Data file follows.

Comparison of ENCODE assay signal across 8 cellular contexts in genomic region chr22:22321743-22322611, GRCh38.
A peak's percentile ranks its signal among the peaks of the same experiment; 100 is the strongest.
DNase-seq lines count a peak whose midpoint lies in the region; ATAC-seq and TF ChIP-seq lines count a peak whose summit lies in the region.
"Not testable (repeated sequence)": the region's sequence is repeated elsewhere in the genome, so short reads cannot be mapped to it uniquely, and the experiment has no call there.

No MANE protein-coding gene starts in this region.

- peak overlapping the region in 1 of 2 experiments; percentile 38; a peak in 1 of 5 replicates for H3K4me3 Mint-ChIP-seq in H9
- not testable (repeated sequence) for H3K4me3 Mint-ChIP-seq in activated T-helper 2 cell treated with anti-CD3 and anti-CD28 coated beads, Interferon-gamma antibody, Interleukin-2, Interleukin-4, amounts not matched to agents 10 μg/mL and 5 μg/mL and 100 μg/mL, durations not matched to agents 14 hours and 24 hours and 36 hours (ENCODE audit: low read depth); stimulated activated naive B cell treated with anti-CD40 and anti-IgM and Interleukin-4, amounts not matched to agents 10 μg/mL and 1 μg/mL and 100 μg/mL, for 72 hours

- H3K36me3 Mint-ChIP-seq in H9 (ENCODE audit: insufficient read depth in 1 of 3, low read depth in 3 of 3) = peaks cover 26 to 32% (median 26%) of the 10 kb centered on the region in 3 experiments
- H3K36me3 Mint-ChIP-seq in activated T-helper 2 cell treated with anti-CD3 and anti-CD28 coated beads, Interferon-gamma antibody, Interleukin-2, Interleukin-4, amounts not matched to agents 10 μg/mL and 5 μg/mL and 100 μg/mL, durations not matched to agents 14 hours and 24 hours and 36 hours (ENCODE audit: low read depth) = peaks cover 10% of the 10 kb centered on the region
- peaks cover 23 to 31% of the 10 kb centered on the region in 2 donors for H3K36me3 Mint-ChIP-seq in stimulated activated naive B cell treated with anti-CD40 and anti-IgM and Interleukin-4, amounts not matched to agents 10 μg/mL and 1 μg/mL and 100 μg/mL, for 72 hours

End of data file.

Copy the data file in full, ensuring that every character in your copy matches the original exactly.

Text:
Comparison of ENCODE assay signal across 8 cellular contexts in genomic region chr22:22321743-22322611, GRCh38.
A peak's percentile ranks its signal among the peaks of the same experiment; 100 is the strongest.
DNase-seq lines count a peak whose midpoint lies in the region; ATAC-seq and TF ChIP-seq lines count a peak whose summit lies in the region.
"Not testable (repeated sequence)": the region's sequence is repeated elsewhere in the genome, so short reads cannot be mapped to it uniquely, and the experiment has no call there.

No MANE protein-coding gene starts in this region.

- peak overlapping the region in 1 of 2 experiments; percentile 38; a peak in 1 of 5 replicates for H3K4me3 Mint-ChIP-seq in H9
- not testable (repeated sequence) for H3K4me3 Mint-ChIP-seq in activated T-helper 2 cell treated with anti-CD3 and anti-CD28 coated beads, Interferon-gamma antibody, Interleukin-2, Interleukin-4, amounts not matched to agents 10 μg/mL and 5 μg/mL and 100 μg/mL, durations not matched to agents 14 hours and 24 hours and 36 hours (ENCODE audit: low read depth); stimulated activated naive B cell treated with anti-CD40 and anti-IgM and Interleukin-4, amounts not matched to agents 10 μg/mL and 1 μg/mL and 100 μg/mL, for 72 hours

- H3K36me3 Mint-ChIP-seq in H9 (ENCODE audit: insufficient read depth in 1 of 3, low read depth in 3 of 3) = peaks cover 26 to 32% (median 26%) of the 10 kb centered on the region in 3 experiments
- H3K36me3 Mint-ChIP-seq in activated T-helper 2 cell treated with anti-CD3 and anti-CD28 coated beads, Interferon-gamma antibody, Interleukin-2, Interleukin-4, amounts not matched to agents 10 μg/mL and 5 μg/mL and 100 μg/mL, durations not matched to agents 14 hours and 24 hours and 36 hours (ENCODE audit: low read depth) = peaks cover 10% of the 10 kb centered on the region
- peaks cover 23 to 31% of the 10 kb centered on the region in 2 donors for H3K36me3 Mint-ChIP-seq in stimulated activated naive B cell treated with anti-CD40 and anti-IgM and Interleukin-4, amounts not matched to agents 10 μg/mL and 1 μg/mL and 100 μg/mL, for 72 hours